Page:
Cheesehead talks about the problem of people fixing problems. As I was commenting, I realize that I have a habit of fixing a friend. I try to help her swimming. I backseat drive. I told her yesterday that she didn't need to take a brochure that I had given her to the locker room (we were on our way to swimming). She just shrugs it off. I have no idea why I do this. I think it's a habit I need to break. I'm usually (I think) a good listener.
Someone at church told me how much he liked a change I had made. It's the only change I've been able to effect at the church. I responded, "well, you guys should make the other changes I've been suggesting. You might like them, too." Every time I suggest a change, I get the usual "they" won't like it. My friend whom I tell what to do, said, well go on and make the changes. Good advice, but ripping out the pews will require some co consipirators and I haven't been able to find them. The bottom line is they do not want to change because they are afraid of being "successful". Not my assessment; theirs. Scary, isn't it?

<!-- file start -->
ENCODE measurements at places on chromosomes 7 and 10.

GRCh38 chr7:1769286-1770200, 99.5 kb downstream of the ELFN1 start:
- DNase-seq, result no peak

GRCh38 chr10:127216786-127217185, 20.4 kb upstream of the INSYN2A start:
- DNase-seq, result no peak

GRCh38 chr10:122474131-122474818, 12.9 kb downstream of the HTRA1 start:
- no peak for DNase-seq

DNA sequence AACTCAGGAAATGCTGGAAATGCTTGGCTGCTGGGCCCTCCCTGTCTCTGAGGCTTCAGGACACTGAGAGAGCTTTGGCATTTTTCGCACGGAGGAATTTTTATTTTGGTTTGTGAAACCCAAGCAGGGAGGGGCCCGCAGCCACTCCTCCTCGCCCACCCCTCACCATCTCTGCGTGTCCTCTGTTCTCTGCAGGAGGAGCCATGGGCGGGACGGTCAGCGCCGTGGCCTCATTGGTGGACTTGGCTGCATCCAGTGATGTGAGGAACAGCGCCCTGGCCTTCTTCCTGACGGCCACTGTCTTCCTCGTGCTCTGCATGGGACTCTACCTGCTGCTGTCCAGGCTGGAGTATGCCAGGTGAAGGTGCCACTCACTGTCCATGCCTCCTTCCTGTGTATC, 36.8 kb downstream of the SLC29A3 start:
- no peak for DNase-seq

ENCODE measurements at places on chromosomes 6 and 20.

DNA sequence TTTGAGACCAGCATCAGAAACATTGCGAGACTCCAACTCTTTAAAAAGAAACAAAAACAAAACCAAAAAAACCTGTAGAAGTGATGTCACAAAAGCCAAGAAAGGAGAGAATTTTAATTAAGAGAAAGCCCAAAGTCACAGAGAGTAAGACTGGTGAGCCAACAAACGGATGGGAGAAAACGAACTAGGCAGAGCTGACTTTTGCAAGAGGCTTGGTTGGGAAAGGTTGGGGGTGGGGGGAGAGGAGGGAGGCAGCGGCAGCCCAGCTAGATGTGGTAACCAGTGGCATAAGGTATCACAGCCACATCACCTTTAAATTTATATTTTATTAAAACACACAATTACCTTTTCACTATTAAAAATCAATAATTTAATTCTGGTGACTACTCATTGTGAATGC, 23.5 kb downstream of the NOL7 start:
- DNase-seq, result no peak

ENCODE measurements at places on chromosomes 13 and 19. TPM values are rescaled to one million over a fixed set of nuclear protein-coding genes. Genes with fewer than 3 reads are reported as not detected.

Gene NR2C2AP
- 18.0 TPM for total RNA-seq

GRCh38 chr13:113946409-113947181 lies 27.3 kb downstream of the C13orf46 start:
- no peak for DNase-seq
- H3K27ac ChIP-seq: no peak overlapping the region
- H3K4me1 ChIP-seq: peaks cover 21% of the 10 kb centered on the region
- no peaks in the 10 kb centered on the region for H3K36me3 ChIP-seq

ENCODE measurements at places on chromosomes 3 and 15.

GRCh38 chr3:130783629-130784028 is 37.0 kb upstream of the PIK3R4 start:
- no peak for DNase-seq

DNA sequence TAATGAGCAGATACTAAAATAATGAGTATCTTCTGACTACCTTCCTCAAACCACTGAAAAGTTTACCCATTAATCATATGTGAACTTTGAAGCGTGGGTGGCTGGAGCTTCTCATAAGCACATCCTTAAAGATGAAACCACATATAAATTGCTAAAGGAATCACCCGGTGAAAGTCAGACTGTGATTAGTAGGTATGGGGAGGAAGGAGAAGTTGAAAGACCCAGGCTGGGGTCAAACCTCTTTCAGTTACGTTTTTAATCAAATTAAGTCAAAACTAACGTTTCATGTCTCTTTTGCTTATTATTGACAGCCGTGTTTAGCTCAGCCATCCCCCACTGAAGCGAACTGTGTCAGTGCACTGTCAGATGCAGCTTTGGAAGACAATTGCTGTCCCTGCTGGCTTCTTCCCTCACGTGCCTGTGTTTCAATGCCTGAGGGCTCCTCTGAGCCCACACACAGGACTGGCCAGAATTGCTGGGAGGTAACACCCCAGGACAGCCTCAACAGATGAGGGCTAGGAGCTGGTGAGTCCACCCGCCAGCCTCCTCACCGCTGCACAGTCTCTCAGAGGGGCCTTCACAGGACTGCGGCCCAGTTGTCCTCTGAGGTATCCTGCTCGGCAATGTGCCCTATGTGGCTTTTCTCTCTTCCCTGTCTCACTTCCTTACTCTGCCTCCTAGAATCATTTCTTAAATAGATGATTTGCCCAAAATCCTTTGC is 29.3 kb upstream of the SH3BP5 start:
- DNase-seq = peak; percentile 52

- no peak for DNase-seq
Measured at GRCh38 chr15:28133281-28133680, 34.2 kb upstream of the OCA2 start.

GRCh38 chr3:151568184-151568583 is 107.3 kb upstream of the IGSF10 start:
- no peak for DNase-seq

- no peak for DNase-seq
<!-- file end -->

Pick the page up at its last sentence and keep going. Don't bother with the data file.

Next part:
The basketball coach with the most wins was featured on NPR this morning. He was in an automobile accident and (I think) is in a wheelchair as a result. The doctors found terminal cancer. He just keeps going. He said he wakes up each morning grateful that he is alive this day. He said he is never sure whether it will be his last. And then he said something more eloquent but like that's all anyone has.
The thing about cancer is that I am no different from anyone else. I may have cancer cells still lurking in my body, but so can anyone. I may only have today, but so does everyone. Given the traffic in this city, I could be dead tomorrow, not from cancer but from a careless driver. Cancer is just one of the myriad of things that reminds us that we are frail human beings and our lives are like grass.